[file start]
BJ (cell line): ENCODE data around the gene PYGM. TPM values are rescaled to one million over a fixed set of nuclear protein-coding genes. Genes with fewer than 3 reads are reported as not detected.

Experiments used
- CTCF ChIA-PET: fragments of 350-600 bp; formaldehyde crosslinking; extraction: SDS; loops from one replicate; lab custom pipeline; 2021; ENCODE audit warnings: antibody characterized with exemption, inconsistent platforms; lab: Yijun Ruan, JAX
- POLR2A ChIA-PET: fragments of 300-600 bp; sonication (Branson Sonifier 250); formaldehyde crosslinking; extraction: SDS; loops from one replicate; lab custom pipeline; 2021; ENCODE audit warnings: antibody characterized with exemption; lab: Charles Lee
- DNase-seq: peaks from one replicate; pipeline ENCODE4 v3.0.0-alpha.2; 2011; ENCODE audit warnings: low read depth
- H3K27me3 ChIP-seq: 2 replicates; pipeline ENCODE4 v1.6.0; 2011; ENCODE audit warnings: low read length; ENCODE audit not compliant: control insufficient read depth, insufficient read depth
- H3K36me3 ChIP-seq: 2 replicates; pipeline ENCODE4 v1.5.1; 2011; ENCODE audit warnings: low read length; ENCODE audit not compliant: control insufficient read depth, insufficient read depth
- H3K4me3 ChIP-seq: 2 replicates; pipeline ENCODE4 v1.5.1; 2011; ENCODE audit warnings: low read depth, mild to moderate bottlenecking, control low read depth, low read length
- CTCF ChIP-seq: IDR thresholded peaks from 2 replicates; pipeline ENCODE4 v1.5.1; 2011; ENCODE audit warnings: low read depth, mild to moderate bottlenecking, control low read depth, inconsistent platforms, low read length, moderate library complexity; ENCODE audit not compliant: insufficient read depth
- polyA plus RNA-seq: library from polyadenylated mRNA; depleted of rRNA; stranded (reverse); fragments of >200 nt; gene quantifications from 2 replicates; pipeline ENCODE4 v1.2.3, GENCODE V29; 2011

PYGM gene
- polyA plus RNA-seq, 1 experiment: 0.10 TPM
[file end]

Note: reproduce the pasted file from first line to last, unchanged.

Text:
BJ (cell line): ENCODE data around the gene PYGM. TPM values are rescaled to one million over a fixed set of nuclear protein-coding genes. Genes with fewer than 3 reads are reported as not detected.

Experiments used
- CTCF ChIA-PET: fragments of 350-600 bp; formaldehyde crosslinking; extraction: SDS; loops from one replicate; lab custom pipeline; 2021; ENCODE audit warnings: antibody characterized with exemption, inconsistent platforms; lab: Yijun Ruan, JAX
- POLR2A ChIA-PET: fragments of 300-600 bp; sonication (Branson Sonifier 250); formaldehyde crosslinking; extraction: SDS; loops from one replicate; lab custom pipeline; 2021; ENCODE audit warnings: antibody characterized with exemption; lab: Charles Lee
- DNase-seq: peaks from one replicate; pipeline ENCODE4 v3.0.0-alpha.2; 2011; ENCODE audit warnings: low read depth
- H3K27me3 ChIP-seq: 2 replicates; pipeline ENCODE4 v1.6.0; 2011; ENCODE audit warnings: low read length; ENCODE audit not compliant: control insufficient read depth, insufficient read depth
- H3K36me3 ChIP-seq: 2 replicates; pipeline ENCODE4 v1.5.1; 2011; ENCODE audit warnings: low read length; ENCODE audit not compliant: control insufficient read depth, insufficient read depth
- H3K4me3 ChIP-seq: 2 replicates; pipeline ENCODE4 v1.5.1; 2011; ENCODE audit warnings: low read depth, mild to moderate bottlenecking, control low read depth, low read length
- CTCF ChIP-seq: IDR thresholded peaks from 2 replicates; pipeline ENCODE4 v1.5.1; 2011; ENCODE audit warnings: low read depth, mild to moderate bottlenecking, control low read depth, inconsistent platforms, low read length, moderate library complexity; ENCODE audit not compliant: insufficient read depth
- polyA plus RNA-seq: library from polyadenylated mRNA; depleted of rRNA; stranded (reverse); fragments of >200 nt; gene quantifications from 2 replicates; pipeline ENCODE4 v1.2.3, GENCODE V29; 2011

PYGM gene
- polyA plus RNA-seq, 1 experiment: 0.10 TPM